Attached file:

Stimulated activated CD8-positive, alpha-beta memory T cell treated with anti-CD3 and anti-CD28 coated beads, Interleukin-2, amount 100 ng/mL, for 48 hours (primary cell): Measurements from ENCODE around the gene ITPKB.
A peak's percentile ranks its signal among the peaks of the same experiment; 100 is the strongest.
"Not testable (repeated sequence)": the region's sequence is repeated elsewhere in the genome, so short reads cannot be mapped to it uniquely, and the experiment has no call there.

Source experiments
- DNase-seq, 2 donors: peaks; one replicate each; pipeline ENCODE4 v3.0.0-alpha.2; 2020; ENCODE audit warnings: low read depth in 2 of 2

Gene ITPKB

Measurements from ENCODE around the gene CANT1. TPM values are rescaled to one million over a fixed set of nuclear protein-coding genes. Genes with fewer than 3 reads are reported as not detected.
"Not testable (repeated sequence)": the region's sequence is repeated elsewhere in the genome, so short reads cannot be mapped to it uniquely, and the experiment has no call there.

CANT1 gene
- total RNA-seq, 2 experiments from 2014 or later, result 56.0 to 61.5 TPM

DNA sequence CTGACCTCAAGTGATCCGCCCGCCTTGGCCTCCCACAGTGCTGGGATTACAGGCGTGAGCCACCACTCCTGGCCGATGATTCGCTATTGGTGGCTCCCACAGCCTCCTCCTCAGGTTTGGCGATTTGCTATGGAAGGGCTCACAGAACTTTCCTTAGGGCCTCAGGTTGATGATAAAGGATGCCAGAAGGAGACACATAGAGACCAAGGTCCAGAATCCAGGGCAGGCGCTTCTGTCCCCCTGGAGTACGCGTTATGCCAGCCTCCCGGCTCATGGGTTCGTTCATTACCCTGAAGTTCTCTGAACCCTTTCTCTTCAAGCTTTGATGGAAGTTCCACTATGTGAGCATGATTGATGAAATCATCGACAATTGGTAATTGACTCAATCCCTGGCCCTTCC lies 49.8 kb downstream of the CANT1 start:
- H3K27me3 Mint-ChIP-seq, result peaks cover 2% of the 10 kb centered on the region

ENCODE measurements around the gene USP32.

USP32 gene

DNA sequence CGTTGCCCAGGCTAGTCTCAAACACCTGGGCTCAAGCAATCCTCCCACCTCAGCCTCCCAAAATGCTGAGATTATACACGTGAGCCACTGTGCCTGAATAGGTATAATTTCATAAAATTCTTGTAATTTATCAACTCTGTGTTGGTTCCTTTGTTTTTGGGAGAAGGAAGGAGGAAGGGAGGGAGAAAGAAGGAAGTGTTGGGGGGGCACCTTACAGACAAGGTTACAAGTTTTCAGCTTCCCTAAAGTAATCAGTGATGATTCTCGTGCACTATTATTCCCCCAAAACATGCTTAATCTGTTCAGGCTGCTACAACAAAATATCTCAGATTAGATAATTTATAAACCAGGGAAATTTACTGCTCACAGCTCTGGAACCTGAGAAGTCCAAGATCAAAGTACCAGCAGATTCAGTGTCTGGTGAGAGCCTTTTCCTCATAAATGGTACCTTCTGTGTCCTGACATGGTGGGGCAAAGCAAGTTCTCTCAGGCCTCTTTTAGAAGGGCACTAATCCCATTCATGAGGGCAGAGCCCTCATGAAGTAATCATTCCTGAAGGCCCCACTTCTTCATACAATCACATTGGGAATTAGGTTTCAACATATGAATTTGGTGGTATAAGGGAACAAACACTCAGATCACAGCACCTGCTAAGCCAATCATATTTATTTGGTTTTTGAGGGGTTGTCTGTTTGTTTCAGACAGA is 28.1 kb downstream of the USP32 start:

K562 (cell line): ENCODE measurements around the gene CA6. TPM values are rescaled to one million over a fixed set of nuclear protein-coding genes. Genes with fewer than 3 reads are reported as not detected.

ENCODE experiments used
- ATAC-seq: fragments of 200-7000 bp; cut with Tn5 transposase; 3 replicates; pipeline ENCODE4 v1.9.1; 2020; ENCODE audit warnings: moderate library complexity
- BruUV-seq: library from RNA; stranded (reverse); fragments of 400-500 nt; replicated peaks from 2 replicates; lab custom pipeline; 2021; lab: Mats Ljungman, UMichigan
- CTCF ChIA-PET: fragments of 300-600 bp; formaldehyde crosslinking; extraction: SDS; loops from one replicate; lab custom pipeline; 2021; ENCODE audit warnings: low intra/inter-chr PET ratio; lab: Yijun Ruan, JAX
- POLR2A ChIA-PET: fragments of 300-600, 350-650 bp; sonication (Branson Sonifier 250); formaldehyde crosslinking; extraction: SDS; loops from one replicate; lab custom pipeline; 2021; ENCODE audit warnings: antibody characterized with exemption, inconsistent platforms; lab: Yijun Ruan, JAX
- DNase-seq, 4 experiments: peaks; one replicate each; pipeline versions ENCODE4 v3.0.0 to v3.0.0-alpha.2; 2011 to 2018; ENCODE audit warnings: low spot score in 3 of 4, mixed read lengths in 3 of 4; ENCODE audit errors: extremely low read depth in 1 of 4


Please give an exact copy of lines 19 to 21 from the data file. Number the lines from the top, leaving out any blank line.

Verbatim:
- BruUV-seq: library from RNA; stranded (reverse); fragments of 400-500 nt; replicated peaks from 2 replicates; lab custom pipeline; 2021; lab: Mats Ljungman, UMichigan
- CTCF ChIA-PET: fragments of 300-600 bp; formaldehyde crosslinking; extraction: SDS; loops from one replicate; lab custom pipeline; 2021; ENCODE audit warnings: low intra/inter-chr PET ratio; lab: Yijun Ruan, JAX
- POLR2A ChIA-PET: fragments of 300-600, 350-650 bp; sonication (Branson Sonifier 250); formaldehyde crosslinking; extraction: SDS; loops from one replicate; lab custom pipeline; 2021; ENCODE audit warnings: antibody characterized with exemption, inconsistent platforms; lab: Yijun Ruan, JAX